It’s the real deal, confirms the Vatican.
Symbols of Roman Catholic authority don’t normally turn up for sale on the Internet, but a lavishly jeweled cross and ring previously owned by Paul VI is up for grabs on eBay.
(More on TIME.com: See Paul VI’s TIME cover)
The jewels are being handled by a North Carolina jewelry store, Perry’s Emporium, on behalf of a widow in Wilmington, NC whose husband bought the jewels back in the 1970s.
The eBay post advertises the ring as a 12.75-carat diamond solitaire cut, surrounded by smaller diamonds. The cross has twelve main diamonds over 60-carats in total diamond weight and is encrusted with hundreds of smaller diamonds and emeralds.
NewsFeed knows what you’re thinking: How on earth did papal jewels end up in coastal North Carolina? According to documents from the United Nations obtained by the Associated Press, Paul VI donated the ring and cross to the UN during a 1965 visit. He requested they be auctioned and the proceeds used to relieve human suffering. Chicago jeweler Harry Levinson bought the set in 1967 for $64,000 and the money was split between four UN agencies. And after that, the jewels changed hands several times. At one point they were even owned by renowned daredevil Evel Knievel.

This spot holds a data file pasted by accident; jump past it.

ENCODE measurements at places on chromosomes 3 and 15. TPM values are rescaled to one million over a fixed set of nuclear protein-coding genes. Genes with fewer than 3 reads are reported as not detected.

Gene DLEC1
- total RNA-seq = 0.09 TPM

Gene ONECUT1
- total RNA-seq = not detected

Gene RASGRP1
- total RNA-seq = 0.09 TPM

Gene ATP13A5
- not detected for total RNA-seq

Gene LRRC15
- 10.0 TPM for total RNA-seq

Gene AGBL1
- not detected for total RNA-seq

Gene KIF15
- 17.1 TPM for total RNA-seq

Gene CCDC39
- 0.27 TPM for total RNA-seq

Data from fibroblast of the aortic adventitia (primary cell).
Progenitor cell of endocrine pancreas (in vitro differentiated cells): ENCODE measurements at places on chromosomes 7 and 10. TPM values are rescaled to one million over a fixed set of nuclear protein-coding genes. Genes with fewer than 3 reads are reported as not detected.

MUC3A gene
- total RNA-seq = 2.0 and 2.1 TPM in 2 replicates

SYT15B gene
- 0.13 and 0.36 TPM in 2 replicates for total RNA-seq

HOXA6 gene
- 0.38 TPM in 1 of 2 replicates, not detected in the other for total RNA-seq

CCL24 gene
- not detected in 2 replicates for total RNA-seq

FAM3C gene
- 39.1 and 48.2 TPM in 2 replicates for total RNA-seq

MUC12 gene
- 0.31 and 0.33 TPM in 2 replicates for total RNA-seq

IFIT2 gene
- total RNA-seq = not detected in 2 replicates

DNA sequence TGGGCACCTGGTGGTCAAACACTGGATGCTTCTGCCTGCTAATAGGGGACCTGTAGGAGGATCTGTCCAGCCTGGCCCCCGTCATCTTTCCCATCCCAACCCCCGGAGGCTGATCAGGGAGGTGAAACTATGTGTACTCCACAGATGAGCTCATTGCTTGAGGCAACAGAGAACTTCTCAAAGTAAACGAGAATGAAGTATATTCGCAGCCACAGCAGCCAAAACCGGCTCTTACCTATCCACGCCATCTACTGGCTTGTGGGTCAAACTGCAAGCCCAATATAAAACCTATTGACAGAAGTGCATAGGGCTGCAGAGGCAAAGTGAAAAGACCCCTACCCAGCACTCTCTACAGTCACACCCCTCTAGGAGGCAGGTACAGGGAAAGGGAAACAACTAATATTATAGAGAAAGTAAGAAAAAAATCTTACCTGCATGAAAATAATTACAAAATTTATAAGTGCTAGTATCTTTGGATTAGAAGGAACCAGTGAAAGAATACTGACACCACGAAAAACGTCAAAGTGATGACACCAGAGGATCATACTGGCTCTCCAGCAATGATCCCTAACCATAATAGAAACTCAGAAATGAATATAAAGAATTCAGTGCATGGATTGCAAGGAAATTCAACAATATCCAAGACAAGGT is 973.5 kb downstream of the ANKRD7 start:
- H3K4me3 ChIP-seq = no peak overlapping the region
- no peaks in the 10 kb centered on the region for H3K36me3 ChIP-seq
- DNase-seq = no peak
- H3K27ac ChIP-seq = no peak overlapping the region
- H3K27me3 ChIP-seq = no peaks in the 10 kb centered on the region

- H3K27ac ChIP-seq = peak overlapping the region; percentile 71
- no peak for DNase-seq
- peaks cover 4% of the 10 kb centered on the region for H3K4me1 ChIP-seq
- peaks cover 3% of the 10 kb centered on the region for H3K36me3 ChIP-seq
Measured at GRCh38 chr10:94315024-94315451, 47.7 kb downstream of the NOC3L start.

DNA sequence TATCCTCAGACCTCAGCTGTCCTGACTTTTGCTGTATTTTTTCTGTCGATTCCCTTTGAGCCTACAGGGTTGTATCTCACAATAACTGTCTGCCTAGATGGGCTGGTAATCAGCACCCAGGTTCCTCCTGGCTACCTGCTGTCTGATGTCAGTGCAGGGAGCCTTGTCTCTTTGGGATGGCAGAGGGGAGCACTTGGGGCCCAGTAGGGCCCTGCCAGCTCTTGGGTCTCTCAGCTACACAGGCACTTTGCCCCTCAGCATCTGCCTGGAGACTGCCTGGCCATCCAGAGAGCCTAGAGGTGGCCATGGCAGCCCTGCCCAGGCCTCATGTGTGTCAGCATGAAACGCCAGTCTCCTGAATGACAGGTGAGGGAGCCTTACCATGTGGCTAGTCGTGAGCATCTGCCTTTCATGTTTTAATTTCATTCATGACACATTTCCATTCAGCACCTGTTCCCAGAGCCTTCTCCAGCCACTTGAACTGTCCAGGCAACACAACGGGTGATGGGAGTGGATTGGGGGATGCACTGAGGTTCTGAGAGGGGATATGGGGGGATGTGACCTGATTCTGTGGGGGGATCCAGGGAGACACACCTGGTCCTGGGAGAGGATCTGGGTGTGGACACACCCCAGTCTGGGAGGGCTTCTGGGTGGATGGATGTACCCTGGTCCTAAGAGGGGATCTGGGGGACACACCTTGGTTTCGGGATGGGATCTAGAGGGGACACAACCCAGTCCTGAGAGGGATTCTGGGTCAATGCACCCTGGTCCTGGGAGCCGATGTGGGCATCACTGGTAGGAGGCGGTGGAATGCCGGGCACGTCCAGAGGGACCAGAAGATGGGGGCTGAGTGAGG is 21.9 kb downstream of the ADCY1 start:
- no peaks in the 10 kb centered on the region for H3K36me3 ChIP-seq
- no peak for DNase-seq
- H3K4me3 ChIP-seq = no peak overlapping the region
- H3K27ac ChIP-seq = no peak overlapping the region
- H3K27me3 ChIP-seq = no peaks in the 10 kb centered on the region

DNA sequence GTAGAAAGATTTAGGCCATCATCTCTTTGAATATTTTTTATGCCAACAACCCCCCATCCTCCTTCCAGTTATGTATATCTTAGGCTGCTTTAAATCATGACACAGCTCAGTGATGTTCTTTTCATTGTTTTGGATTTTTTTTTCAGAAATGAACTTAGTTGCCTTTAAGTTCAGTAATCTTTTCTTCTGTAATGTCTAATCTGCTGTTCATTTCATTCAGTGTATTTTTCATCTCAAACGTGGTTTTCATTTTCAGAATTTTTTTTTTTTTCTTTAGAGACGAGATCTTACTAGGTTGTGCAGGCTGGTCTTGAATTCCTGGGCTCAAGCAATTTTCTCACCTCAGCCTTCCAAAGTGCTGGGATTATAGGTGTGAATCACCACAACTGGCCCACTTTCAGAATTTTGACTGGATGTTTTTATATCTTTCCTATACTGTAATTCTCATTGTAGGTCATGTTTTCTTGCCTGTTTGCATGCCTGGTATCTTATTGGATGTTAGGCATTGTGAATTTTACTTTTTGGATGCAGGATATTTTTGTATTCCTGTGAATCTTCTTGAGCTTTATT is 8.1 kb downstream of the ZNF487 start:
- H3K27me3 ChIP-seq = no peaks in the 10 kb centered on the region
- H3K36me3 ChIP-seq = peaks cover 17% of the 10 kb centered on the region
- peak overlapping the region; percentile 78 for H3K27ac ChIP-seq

Now they’re in the hands of store owner Alan Perry, and he plans to put the pair on public display April 14 through Holy Week, with armed security nearby, watching closely.
Paul VI reigned at the Vatican from June 21, 1963 until August 6, 1978. He implemented most of the changes that came from the historic Second Vatican Council, which opened up Catholicism and brought new enthusiasm to their engagement of the contemporary world. Ironically, he was also the pope who positioned the church against all types of artificial birth control. Part of the strategy for Paul VI was de-emphasizing symbols of Catholic triumphalism like the pectoral cross.
Paul IV also donated his papal tiara, a three-tiered symbol of the pope’s authority, to the Catholic Church in America. The tiara is currently on display at the Basilica of the National Shrine, and no pope has been crowned with a tiara since.
“The business of giving away objects of value that also symbolized power, it showed how Pope Paul spoke out a great deal for the poor and the Third World,” said Rev. Thomas Worcester, a Jesuit priest and history professor at the College of the Holy Cross. “He really created a new style of the papacy.”
Have a million or so lying around? The bidding starts at $850,000. (Via AP)
(More on TIME.com: See pictures of Pope Benedict XVI)